The conversation threads are diverse ranging from catharsis about ignorant bliss [prior to identifying themselves an Incels], wearing masks indoors, rejection from femoids (a dehumanising term for women), and mom looking for a used car for them to potentially alarming, such as opinions on attempting use of binaural beats for height gain, or, if being a virgin is better than sexually engaging with unattractive girls. It goes further into discussions on normies (people believing in popular opinions) and posting content about Incels. At the time Polemics and Pedantics went to press, a trending thread was discussing a code word that a fellow incel could use at another ER event (Elliot Rodgers event – retribution, mass killing as vengeance) in order to avoid becoming a victim. There is also consideration to changing code words every two weeks in order to ensure normies do not keep up. An interesting aspect that came up was that the code word would incentivize normies to check the Incels’ website regularly, and in the process Incels in denial might end up joining the community. While there are calls for an ‘Incel Jihad’, there are also those who argue for community leadership and not using the forum for violence.
Mainstream media and several independent YouTube content makers have painted Incels in a dark light - a threat to our modern society, motivated by a terrorist-like passion, with some labeling them as “psychotic losers”. This has also resulted in suggestions of regulating their platform and infringing on their cyber presence. However, amidst threads of violence, hatred and misogyny, there are also several threads exposing vulnerability and struggles with depression, anxiety and self-esteem. Incels confide in each other on these platforms and discuss their daily struggles which can be therapeutic, given their social environment and experiences since childhood. They even regard this platform to have helped live through their hard times by providing access to a peer group – something they never really had. One ex-Incel, Jack Peterson however, recognizes that this talking community can transform into an echo-chamber that saps one’s ability and will to “ascend” in life. While this is due to the vicious cycle of topics discussed on the platform, external reaction to Incels of hate may be arguably becoming an emotionally-charged catalyst to this cycle.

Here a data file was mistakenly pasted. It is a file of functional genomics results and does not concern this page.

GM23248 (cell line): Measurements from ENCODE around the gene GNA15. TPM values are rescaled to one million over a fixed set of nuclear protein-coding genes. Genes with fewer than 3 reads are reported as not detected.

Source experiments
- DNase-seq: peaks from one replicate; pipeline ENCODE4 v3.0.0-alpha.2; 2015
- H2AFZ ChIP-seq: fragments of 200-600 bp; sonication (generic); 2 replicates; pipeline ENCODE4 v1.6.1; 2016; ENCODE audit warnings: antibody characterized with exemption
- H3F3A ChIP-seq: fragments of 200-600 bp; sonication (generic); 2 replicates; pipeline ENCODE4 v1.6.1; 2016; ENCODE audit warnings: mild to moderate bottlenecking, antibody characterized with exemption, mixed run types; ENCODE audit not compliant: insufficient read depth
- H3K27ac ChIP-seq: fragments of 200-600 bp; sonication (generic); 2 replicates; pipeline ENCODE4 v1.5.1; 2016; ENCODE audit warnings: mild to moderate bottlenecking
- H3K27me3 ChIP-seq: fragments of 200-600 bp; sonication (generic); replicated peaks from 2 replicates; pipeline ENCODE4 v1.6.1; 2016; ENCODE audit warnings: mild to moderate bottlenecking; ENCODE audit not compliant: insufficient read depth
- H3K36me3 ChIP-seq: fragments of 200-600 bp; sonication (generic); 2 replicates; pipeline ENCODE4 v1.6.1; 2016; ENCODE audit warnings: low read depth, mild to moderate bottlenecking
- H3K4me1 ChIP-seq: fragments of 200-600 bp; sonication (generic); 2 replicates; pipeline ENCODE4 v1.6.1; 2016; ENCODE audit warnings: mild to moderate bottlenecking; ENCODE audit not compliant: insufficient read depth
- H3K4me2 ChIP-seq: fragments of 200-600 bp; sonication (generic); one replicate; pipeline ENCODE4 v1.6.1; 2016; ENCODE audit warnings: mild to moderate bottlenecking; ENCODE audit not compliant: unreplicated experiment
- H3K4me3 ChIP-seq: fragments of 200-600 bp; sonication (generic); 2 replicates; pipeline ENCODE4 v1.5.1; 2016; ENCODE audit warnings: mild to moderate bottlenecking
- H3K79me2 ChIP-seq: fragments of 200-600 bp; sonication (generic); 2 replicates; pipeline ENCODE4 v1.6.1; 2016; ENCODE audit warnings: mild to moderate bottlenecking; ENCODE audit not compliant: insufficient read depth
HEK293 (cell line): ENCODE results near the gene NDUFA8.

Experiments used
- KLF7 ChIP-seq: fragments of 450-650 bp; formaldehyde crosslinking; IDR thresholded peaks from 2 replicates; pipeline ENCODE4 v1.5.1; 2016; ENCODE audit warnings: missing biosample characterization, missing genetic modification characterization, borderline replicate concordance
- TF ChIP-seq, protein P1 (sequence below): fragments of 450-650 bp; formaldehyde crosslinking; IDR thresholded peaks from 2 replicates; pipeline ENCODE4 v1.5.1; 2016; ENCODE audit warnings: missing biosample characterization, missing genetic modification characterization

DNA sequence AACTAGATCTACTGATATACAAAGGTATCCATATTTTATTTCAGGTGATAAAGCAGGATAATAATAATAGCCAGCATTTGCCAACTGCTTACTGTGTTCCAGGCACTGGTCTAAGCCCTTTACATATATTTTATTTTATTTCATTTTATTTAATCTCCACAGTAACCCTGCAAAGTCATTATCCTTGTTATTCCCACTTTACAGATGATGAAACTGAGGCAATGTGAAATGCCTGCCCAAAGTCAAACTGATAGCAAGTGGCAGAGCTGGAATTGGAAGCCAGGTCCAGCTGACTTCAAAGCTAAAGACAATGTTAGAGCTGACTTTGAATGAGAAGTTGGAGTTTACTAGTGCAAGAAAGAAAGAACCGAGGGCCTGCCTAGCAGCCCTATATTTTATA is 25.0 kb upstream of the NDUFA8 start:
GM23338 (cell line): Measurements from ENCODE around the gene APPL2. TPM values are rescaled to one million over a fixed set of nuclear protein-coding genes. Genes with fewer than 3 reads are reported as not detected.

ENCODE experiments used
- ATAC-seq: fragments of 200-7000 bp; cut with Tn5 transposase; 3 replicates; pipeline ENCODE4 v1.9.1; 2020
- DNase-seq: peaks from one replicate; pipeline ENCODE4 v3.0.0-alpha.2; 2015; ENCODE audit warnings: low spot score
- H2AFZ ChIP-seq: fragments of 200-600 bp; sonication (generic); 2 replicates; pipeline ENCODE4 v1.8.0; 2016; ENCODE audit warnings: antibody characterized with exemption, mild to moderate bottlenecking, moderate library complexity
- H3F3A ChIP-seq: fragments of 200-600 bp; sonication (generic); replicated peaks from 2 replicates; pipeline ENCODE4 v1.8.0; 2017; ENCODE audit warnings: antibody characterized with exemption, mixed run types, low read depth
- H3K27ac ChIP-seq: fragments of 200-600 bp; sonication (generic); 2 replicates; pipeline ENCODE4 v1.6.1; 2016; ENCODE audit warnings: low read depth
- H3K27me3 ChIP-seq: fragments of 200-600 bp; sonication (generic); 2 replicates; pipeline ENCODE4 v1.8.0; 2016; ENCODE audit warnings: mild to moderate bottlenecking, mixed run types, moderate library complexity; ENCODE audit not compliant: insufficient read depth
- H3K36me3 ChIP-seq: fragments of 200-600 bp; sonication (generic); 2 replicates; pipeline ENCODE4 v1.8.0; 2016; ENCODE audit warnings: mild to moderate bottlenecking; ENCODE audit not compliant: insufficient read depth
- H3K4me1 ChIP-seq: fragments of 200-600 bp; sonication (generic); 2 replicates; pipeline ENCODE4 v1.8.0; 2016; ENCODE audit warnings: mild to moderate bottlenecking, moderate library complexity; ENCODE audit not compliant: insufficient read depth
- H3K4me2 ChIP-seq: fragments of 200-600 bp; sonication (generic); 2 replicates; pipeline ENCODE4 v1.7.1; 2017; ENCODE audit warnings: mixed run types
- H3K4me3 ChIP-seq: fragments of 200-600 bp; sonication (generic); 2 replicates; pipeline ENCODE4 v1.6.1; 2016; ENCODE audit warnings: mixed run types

Past incidents of horrific killings, regardless of whether they resulted from an Incel rebellion and the myriad threads of conversation reek of hate, violence, misogyny and male entitlement. Organized and violent presence of Incels is a potential threat to the security of our society, but it is worth considering if their behaviour is symptomatic of a larger, unheeded social problem. The Incel presence is not a black and white issue, it lies at the intersection of misogyny, resentment, societal standards of beauty, and the inability of our society to address psychological vulnerabilities, particularly with regard to social constructs of modern love and sex. In no way should a group’s collective hatred for women be promoted, mass killings be condoned, or potential threat of upcoming attacks be neglected. However, is it justified to paint an entire community with hate – or are we employing a social defence mechanism to cover up for the insecurity of failing numerous people who have internalised their social rejection, by a society otherwise striving for inclusivity?
Comments are welcome at firstname.lastname@example.org.
About The Author
Reeya Rao has been India's representative at the 2016 G20 Youth Summit held in China. She is currently pursuing her Master's in Social Policy and Development from the London School of Economics and Political Science, and holds a graduate degree in Sociology from the Lady Shri Ram College, Delhi University. A former President of her college's National Service Scheme, Reeya's research interests include Education, Gender, Migration and Youth Affairs. A binge watcher of television sitcoms, Reeya also has a penchant for Modern Calligraphy.